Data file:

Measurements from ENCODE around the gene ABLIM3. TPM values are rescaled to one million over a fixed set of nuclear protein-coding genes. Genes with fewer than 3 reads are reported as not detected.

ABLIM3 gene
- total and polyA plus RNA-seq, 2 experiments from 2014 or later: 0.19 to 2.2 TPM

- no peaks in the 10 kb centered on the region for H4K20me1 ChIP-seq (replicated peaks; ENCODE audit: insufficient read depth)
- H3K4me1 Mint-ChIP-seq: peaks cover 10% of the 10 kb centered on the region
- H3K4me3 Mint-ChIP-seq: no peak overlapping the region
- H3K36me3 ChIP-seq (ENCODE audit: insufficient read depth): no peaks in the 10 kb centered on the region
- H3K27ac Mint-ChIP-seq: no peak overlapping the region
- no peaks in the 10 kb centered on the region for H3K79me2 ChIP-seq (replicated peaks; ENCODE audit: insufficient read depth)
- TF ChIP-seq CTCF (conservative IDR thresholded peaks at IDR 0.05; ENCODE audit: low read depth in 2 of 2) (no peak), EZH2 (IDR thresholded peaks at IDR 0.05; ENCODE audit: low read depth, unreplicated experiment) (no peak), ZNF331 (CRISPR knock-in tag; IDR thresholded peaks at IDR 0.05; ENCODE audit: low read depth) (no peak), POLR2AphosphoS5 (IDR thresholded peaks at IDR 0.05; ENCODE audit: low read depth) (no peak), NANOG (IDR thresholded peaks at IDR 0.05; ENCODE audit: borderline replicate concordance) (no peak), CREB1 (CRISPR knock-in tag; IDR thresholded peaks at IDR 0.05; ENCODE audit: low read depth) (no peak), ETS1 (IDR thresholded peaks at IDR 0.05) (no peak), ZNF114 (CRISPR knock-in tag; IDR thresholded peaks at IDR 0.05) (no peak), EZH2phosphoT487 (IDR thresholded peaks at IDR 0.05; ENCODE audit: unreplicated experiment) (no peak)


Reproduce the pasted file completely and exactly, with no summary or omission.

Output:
Measurements from ENCODE around the gene ABLIM3. TPM values are rescaled to one million over a fixed set of nuclear protein-coding genes. Genes with fewer than 3 reads are reported as not detected.

ABLIM3 gene
- total and polyA plus RNA-seq, 2 experiments from 2014 or later: 0.19 to 2.2 TPM

- no peaks in the 10 kb centered on the region for H4K20me1 ChIP-seq (replicated peaks; ENCODE audit: insufficient read depth)
- H3K4me1 Mint-ChIP-seq: peaks cover 10% of the 10 kb centered on the region
- H3K4me3 Mint-ChIP-seq: no peak overlapping the region
- H3K36me3 ChIP-seq (ENCODE audit: insufficient read depth): no peaks in the 10 kb centered on the region
- H3K27ac Mint-ChIP-seq: no peak overlapping the region
- no peaks in the 10 kb centered on the region for H3K79me2 ChIP-seq (replicated peaks; ENCODE audit: insufficient read depth)
- TF ChIP-seq CTCF (conservative IDR thresholded peaks at IDR 0.05; ENCODE audit: low read depth in 2 of 2) (no peak), EZH2 (IDR thresholded peaks at IDR 0.05; ENCODE audit: low read depth, unreplicated experiment) (no peak), ZNF331 (CRISPR knock-in tag; IDR thresholded peaks at IDR 0.05; ENCODE audit: low read depth) (no peak), POLR2AphosphoS5 (IDR thresholded peaks at IDR 0.05; ENCODE audit: low read depth) (no peak), NANOG (IDR thresholded peaks at IDR 0.05; ENCODE audit: borderline replicate concordance) (no peak), CREB1 (CRISPR knock-in tag; IDR thresholded peaks at IDR 0.05; ENCODE audit: low read depth) (no peak), ETS1 (IDR thresholded peaks at IDR 0.05) (no peak), ZNF114 (CRISPR knock-in tag; IDR thresholded peaks at IDR 0.05) (no peak), EZH2phosphoT487 (IDR thresholded peaks at IDR 0.05; ENCODE audit: unreplicated experiment) (no peak)